If you live in Northern California and are interested in water issues, you may have visited the Water Resources Center Archives at some point. It’s a great library on the UC Berkeley campus dedicated to water resources, and it features an extensive collection filled with all sorts of fascinating material pertaining to water that you would not find at any other library. This 52-year old collection is an invaluable resource for Northern California, a region that is home to many serious and varied water issues, and this library is the best of its kind that I have run across here in the Bay Area.
Unfortunately, because of University of California budget cuts, the Water Resources Center Archive is on the chopping block. If it is cut, then its materials could be dispersed, and the collection of new materials could be halted; the archives might also be relocated outside of Northern California. If that happens, it would be a significant and unfortunate loss. Particularly in light of upcoming activity in Sacramento concerning the planning and governance of the Delta — the BDCP and Delta Plan, the activities of the Stewardship Council, and the development of SWRCB’s flow criteria — it is perhaps more important now than ever before that there be a centralized collection of material on water resources in Northern California, available for the benefit of academics, professionals, students, and the public at large.
Action is needed by May 12, just two days from today, if there is to be a chance of preserving the Archives. Here is a letter that was forwarded to me about the matter. The letter includes more detailed information, as well as the email addresses that you can contact. Please write in very soon to show your support for maintaining the Water Resources Center Archives. The letter is after the jump:
Respect the Water Resources Center Archives
Campaign to Preserve the Water Resources Center Archives
URGENT ACTION – NEEDED BY MAY 12th!
Dear Water Person,
As a party interested in the UC Berkeley Water Colloquium, you probably
know that the Water Resources Center Archives (WRCA) on the Berkeley
campus of the University of California is the premier water library in the
United States. Its collections are focused on California water and WRCA
is open to the public as well as the academic and professional
communities. If you are not familiar with it, please take a moment to
visit the web site at http://www.lib.berkeley.edu/WRCA/. Since the WRCA
at Berkeley is at risk, so is the colloquium; please read further.
Its substantial collections include hundreds of thousands of water-related
documents. Its small staff continue to actively acquire documents
generated by agencies, irrigation districts, retiring academics, and other
water professionals and organizations. The library materials are uniquely
arranged and cataloged to make access very convenient. Over 65% of its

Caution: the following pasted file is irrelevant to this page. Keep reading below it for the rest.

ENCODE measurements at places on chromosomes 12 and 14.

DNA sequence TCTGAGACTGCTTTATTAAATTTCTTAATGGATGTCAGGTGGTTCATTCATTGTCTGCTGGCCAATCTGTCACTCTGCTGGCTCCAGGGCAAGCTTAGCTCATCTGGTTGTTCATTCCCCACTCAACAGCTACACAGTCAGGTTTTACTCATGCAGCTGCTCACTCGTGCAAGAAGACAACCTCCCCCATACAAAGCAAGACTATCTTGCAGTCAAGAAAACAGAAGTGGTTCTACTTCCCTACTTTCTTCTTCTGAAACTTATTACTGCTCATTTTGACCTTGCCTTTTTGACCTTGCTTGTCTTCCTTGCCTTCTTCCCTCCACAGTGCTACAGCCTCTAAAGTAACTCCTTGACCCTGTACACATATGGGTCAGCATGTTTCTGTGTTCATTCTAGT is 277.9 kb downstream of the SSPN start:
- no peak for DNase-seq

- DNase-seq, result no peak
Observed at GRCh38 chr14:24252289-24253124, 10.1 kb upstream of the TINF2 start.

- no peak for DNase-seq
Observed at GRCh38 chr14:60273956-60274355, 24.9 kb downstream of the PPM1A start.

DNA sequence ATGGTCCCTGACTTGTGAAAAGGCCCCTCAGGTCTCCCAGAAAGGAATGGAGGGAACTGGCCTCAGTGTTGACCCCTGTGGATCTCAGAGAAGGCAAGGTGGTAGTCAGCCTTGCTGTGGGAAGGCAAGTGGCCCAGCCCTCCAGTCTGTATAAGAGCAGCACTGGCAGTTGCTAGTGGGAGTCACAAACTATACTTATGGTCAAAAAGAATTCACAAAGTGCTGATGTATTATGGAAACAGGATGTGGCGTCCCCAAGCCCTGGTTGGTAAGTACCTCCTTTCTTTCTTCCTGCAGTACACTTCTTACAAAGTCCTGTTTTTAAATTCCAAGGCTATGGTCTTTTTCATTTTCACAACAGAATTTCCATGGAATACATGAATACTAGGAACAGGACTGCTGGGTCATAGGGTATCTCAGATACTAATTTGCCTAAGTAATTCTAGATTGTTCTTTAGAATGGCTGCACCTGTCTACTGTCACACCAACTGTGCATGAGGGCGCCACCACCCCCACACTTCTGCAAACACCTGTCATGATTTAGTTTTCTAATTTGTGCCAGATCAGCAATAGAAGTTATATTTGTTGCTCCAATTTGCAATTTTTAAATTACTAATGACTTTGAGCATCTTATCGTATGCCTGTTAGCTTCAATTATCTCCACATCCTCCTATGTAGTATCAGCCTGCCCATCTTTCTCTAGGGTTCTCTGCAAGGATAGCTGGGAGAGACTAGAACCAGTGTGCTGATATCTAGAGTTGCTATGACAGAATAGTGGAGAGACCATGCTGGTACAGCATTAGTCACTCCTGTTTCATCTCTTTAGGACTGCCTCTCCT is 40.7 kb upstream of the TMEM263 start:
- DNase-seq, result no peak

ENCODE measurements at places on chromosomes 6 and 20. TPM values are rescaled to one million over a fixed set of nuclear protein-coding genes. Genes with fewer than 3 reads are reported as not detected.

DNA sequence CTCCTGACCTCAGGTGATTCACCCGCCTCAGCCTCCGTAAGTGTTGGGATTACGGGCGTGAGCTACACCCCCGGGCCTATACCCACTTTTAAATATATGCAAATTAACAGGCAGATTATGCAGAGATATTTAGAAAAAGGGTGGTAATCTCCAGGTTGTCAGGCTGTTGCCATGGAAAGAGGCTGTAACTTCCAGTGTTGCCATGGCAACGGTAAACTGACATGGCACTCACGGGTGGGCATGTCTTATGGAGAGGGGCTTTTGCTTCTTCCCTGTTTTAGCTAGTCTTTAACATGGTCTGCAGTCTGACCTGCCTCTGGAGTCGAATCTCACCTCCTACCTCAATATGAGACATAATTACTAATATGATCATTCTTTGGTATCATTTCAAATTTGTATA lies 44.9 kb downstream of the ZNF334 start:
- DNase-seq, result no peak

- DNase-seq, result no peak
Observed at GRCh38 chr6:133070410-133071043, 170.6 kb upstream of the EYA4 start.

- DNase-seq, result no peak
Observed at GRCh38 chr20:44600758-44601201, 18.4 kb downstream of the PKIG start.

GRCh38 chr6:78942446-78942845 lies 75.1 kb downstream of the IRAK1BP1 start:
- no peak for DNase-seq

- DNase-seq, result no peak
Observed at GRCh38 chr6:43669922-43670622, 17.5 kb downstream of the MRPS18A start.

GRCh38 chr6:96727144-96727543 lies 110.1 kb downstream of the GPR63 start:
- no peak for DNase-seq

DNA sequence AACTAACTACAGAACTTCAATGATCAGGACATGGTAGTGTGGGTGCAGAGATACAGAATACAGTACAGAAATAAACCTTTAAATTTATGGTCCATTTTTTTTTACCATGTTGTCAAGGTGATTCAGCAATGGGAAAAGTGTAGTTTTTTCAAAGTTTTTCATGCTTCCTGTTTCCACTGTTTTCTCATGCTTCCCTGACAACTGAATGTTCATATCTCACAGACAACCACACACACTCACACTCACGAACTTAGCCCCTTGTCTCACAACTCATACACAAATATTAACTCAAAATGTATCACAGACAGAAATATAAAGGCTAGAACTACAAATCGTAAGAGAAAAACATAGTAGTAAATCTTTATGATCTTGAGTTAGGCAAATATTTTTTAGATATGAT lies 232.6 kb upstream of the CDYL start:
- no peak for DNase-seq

holdings are entirely unique within the UC system.
WRCA has traditionally been funded by the University of California’s (UC)
Office of the President, Division of Agriculture and Natural Resources
(ANR). In October 2009, in response to a 20% UC budget cut, ANR announced
that it would no longer support WRCA. ANR could have reduced WRCA’s
budget by 20%, but instead chose to solicit responses to a Request for
Application (RFA) to move/disband the WRCA – a request that was sent to
only four UC campuses: Berkeley, Davis, Riverside and Merced; responses
are due on May 15th.
Early feedback from the campuses is showing that this limited scope ANR
process puts this precious and heavily used collection in jeopardy of
dissolution. To my knowledge, no assessment has been made of the intrinsic
research and societal value of the collection; please see relevant
statistics at http://respectwaterarchives.org/id6.html. The direction the
University is taking on this issue also seems to ignore the numerous facts
concerning how vital water information is to university faculty and
students, humankind and ecosystems; please see
As a forty-year user of the Archives, I can attest to the remarkable
service provided to library users, as well as its superb holdings. Copy
fees are reasonable; access to documents is speedy; you can copy most
items yourself (including using your own scanner or camera). As you might
have seen on the WRCA web site, they have undertaken many special water
resources related digital projects and stay on top of this critical type
of information management.
I would like to ask you to write a letter of support, as a water person or
professional, to endorse keeping WRCA intact, fully operational and
accessible on the U.C. Berkeley campus. Without your help, the
collection may be broken up; reference, cataloging, and research services
by subject specialists may end; active collecting may cease; or WRCA may
move from Northern California, the seat of state government and the source
of most of the water. If it moves, the Water Colloquia in Berkeley will,
in all likelihood, cease.
Please address your email letter collectively to:
Regents of the University of California
President Mark Yudof, University of California
Chancellor Birengeau, Chancellor, University of California, Berkeley
Executive Vice Chancellor and Provost Breslauer, University of California,
Director Linda Vida, Librarian, Water Resources Center Archives
Corresponding email addresses, which may be loaded as a block are:
We also ask that you copy (BCC) us on any correspondence so we can use it
later in the campaign. Please send a copy to:
Daniel O. Holmes, M.A., M.L.I.S.
Geographer and Librarian